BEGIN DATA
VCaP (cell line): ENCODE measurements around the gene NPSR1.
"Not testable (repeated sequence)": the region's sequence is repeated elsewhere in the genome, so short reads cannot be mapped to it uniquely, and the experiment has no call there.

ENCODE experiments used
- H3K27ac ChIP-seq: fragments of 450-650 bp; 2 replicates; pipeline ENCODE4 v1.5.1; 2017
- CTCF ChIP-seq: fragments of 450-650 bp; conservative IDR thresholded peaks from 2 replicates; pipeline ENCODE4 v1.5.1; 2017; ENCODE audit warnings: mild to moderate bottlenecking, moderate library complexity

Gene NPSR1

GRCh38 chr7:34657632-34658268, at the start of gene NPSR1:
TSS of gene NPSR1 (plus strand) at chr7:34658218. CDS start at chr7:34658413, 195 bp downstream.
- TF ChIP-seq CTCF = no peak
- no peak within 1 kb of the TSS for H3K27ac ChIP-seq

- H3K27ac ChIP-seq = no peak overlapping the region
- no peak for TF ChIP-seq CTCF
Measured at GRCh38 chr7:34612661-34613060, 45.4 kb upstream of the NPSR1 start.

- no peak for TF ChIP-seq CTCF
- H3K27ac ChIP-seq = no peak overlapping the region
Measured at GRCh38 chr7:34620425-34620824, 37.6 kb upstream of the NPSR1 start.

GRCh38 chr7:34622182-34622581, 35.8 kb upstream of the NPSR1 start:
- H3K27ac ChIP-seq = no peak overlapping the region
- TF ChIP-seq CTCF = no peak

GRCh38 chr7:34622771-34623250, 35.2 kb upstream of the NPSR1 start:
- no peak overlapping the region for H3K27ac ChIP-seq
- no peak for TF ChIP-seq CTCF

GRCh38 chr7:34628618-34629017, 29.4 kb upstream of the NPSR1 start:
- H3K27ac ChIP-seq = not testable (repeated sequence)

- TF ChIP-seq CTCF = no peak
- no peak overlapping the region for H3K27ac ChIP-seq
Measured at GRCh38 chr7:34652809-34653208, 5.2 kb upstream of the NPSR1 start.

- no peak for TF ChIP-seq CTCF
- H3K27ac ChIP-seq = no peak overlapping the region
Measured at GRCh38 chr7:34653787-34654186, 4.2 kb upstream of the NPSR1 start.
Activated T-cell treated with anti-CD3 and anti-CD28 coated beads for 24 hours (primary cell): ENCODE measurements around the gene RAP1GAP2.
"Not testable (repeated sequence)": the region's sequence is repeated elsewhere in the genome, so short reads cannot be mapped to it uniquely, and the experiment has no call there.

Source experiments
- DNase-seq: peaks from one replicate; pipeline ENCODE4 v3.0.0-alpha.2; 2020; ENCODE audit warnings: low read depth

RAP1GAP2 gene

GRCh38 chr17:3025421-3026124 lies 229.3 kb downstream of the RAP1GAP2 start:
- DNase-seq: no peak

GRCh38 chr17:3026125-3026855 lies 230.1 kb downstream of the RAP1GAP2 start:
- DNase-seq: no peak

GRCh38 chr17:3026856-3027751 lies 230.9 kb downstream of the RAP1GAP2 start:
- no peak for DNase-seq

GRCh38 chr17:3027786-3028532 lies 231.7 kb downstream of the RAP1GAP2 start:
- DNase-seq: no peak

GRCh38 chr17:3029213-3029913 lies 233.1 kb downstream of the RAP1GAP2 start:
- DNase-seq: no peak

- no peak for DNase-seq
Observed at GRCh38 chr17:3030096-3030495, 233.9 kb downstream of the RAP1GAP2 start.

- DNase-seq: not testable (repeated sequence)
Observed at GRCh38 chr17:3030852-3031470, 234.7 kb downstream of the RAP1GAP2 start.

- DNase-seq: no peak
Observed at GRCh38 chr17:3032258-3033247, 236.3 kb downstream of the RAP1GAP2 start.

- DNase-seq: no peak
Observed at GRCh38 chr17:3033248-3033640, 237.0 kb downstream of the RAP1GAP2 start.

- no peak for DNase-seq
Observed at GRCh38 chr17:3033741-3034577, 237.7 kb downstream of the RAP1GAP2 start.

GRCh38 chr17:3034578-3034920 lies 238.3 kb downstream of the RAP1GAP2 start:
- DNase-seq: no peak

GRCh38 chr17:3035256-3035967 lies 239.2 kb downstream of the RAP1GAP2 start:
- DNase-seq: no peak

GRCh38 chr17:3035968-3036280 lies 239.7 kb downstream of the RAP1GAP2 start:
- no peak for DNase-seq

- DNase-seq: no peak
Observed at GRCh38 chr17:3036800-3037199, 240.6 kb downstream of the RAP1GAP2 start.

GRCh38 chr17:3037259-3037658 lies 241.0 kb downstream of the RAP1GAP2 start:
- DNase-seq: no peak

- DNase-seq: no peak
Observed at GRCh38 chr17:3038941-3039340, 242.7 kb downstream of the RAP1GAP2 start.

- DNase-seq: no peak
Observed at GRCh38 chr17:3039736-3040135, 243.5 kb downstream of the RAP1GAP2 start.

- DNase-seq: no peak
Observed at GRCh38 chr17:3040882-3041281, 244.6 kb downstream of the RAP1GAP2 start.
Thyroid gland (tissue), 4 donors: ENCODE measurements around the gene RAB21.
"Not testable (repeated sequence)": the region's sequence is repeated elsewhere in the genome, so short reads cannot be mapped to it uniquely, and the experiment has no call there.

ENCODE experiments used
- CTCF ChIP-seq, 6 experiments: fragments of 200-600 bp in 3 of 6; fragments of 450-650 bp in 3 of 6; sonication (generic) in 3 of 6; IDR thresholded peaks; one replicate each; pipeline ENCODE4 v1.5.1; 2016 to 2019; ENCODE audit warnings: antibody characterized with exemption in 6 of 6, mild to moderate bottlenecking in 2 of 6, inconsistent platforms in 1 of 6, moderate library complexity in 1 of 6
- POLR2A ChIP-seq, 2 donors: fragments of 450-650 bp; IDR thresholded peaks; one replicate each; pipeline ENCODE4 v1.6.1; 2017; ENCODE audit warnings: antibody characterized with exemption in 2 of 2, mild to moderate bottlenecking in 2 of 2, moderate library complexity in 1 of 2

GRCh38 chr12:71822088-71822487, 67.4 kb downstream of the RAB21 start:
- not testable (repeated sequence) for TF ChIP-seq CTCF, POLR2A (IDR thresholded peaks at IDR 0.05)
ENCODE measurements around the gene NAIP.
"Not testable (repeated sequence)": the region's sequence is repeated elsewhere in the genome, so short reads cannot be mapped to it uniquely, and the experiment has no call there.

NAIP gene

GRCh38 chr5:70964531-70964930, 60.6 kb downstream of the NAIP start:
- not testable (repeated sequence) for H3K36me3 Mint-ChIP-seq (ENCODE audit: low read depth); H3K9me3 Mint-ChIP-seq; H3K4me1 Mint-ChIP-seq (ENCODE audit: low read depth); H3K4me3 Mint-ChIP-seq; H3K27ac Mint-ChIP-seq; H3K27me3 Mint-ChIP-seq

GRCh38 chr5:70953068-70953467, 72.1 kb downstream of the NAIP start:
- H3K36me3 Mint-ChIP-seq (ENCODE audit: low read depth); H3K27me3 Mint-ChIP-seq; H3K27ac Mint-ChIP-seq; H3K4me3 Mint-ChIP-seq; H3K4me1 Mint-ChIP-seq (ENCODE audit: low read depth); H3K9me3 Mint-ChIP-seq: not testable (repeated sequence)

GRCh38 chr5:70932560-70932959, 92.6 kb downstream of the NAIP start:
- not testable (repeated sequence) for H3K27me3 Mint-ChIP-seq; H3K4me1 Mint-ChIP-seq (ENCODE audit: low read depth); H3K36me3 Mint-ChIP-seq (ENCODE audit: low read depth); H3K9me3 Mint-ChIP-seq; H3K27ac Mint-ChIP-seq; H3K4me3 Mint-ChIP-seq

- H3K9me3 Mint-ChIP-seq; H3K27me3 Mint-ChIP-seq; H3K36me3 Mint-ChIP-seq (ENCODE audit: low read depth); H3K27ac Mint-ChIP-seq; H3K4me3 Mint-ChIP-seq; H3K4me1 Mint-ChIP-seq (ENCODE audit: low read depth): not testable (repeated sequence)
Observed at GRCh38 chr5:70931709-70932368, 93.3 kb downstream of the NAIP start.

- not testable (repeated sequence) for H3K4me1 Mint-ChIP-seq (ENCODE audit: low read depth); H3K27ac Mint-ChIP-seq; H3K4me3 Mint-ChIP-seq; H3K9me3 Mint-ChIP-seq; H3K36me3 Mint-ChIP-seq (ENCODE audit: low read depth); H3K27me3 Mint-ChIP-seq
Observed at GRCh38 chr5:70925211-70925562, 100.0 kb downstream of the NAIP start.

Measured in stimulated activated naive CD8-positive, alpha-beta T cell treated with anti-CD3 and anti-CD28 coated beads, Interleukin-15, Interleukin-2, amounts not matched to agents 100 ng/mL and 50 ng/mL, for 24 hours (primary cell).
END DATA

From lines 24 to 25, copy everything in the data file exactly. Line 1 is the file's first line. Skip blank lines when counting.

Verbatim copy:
- H3K27ac ChIP-seq = not testable (repeated sequence)

- TF ChIP-seq CTCF = no peak